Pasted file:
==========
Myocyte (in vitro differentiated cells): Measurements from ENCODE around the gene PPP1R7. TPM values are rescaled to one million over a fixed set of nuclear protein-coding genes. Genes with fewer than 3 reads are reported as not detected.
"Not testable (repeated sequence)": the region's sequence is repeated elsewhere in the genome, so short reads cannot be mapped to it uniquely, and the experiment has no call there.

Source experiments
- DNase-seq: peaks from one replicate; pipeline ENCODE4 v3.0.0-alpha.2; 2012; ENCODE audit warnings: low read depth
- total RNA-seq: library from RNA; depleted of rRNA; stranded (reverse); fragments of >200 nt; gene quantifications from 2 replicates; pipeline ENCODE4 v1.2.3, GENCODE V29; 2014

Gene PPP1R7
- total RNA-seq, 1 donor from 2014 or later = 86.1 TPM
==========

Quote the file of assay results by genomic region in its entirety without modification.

Myocyte (in vitro differentiated cells): Measurements from ENCODE around the gene PPP1R7. TPM values are rescaled to one million over a fixed set of nuclear protein-coding genes. Genes with fewer than 3 reads are reported as not detected.
"Not testable (repeated sequence)": the region's sequence is repeated elsewhere in the genome, so short reads cannot be mapped to it uniquely, and the experiment has no call there.

Source experiments
- DNase-seq: peaks from one replicate; pipeline ENCODE4 v3.0.0-alpha.2; 2012; ENCODE audit warnings: low read depth
- total RNA-seq: library from RNA; depleted of rRNA; stranded (reverse); fragments of >200 nt; gene quantifications from 2 replicates; pipeline ENCODE4 v1.2.3, GENCODE V29; 2014

Gene PPP1R7
- total RNA-seq, 1 donor from 2014 or later = 86.1 TPM